Finally! A book about immortality, and not a vampire to be found. How utterly refreshing!
In Jessica Khoury’s novel Origin, a team of skilled geneticists have engineered the future of humankind: Pia, an immortal girl with the perfect combination of superior intelligence and beauty. Of course, they must work in a secret laboratory deep in the heart of the Amazon rainforest, and in her sixteen years, Pia has never left the compound called Little Cam. She is a bird in a cage, and despite her unique qualities, she suffers from typical teenage angst, brought on in part by the arrival of Dr. Harriet Fields, a bold outsider who joins the Immortis scientists. Pia suspects that there is more to her life than the walls of the compound, and so one night she runs away into the jungle, where she meets Eio, a boy from the Ai’oan tribe. Seriously attracted to Eio, Pia embarks on a dangerous double life, and she begins to fear the motivations of the scientists that she has lived all of her life with. What can she do when all of the truths she holds sacred become sinister lies?
Origin is a great package: a murder mystery cloaked in science fiction, with a little romance thrown in. The combination of corporate greed, slightly cracked brainiacs who will do anything for the dream of immortality, and an endemic Amazonian orchid that promises everlasting life is frighteningly believable. The sanitized, clinical world of Little Cam, with its genetically-manipulated creatures and life-altering drugs is in stark contrast to the beauty of the jungle outside, which is alive with wild animals and the free-spirited Ai’oans, who are desperately trying to retain some of their traditional knowledge and customs in the face of integration with modern society.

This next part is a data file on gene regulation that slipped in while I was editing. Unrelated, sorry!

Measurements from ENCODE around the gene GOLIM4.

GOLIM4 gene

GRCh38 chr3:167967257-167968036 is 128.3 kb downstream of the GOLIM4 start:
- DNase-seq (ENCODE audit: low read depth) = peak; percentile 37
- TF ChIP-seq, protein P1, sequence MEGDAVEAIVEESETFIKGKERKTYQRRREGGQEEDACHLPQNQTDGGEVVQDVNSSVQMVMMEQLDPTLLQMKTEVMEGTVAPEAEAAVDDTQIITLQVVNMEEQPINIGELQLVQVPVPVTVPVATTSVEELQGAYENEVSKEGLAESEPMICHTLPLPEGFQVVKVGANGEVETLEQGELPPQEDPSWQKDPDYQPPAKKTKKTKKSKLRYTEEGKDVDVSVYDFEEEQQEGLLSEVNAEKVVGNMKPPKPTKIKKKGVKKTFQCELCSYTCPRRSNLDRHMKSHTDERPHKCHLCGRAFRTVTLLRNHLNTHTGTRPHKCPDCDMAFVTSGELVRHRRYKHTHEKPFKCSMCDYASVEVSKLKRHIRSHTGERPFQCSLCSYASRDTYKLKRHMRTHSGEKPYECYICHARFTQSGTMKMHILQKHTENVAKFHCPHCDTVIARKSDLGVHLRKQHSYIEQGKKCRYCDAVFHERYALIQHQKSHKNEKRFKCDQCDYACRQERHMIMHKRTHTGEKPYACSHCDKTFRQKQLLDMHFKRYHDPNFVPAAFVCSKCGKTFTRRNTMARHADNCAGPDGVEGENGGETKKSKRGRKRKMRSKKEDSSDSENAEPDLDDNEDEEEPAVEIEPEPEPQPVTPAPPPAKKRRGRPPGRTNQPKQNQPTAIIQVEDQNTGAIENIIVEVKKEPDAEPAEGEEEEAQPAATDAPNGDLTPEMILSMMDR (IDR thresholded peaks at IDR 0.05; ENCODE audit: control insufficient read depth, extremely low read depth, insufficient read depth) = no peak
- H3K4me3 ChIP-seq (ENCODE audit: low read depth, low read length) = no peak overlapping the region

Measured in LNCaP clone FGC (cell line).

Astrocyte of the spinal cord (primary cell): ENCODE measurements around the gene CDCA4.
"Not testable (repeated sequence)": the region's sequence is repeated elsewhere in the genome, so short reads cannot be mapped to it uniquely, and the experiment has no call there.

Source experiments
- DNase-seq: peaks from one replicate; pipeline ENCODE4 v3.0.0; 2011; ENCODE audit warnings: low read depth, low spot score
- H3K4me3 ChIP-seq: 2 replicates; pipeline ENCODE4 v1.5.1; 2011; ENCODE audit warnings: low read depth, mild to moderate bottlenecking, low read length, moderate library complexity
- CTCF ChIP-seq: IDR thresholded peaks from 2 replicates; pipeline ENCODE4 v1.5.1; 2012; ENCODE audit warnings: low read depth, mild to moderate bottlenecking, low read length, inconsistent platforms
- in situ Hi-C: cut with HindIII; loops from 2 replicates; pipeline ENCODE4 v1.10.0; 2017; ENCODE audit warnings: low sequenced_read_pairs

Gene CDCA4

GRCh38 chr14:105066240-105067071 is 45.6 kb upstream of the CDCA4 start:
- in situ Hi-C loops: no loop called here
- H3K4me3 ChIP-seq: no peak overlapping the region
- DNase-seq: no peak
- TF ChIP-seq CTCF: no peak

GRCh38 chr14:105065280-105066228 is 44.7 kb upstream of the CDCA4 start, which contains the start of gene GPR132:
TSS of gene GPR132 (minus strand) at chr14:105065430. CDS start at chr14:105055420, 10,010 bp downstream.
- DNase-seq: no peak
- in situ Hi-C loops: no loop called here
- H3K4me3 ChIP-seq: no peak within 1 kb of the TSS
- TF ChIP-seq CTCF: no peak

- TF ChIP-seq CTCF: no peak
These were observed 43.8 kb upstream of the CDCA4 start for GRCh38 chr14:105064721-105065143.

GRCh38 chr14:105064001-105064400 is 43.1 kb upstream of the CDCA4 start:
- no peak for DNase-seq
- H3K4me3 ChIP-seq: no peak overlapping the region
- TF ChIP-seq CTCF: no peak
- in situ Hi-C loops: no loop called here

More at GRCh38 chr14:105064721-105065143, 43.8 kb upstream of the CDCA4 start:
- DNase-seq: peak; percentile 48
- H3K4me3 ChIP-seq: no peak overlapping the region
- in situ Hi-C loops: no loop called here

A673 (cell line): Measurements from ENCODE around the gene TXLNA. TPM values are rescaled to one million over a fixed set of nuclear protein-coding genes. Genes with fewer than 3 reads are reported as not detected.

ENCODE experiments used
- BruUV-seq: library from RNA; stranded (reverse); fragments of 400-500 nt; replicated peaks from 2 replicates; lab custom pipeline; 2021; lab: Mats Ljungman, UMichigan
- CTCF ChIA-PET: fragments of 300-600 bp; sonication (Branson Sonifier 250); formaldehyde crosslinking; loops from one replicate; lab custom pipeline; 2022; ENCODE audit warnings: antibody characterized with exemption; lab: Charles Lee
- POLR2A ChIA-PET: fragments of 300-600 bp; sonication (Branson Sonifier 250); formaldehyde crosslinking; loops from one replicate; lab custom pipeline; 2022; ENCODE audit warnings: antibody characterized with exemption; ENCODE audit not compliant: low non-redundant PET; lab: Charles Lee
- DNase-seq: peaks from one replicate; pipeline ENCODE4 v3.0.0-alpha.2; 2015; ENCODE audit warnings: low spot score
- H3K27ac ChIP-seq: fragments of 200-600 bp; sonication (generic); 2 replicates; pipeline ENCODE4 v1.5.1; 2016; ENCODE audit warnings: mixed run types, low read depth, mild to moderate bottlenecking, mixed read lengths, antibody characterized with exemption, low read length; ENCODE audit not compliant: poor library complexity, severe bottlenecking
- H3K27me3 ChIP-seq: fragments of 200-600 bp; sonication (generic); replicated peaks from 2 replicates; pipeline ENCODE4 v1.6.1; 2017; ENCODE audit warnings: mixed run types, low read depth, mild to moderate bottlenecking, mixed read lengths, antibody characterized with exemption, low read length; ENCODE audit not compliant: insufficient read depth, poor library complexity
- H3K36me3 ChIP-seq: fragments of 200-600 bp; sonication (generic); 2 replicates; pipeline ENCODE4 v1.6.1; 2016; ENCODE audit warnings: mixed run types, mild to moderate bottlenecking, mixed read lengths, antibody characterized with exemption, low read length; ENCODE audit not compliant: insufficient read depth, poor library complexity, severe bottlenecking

Khoury does a fantastic job of translating Pia’s confusion and fear to the page, but I can’t help but wonder if, in this case, the book should have been written in the third person instead of the first. For some reason, I rather felt like there was a detachment in Pia’s voice right from the get-go – and whether or not that was deliberately done to illustrate her scientific grooming, it never really changed as the story moved forward. Pia’s voice simply isn’t as captivating as that of certain other female heroines (yeah, I’m looking at you, Katniss). However, I admit I waffle on this point. The intimacy that the first person narrative provides is critical to hashing out the moral questions of the book – it likely wouldn’t have the same in-your-face effect if it was pulled off any other way.
My biggest “huh?” moment (and the reason I’m rating this only 4.5 stars) came with the epilogue, actually. I have no idea why it’s there. I guess it’s supposed to tie up loose ends, but it’s so jarringly out of place that I had to read it twice to make sure I wasn’t missing some hint for a sequel or an overlooked piece to a puzzle I thought had been solved. It’s weird, quite frankly. Otherwise, Origin is a page-chewing good read, definitely worth examining for its exploration of science and morality.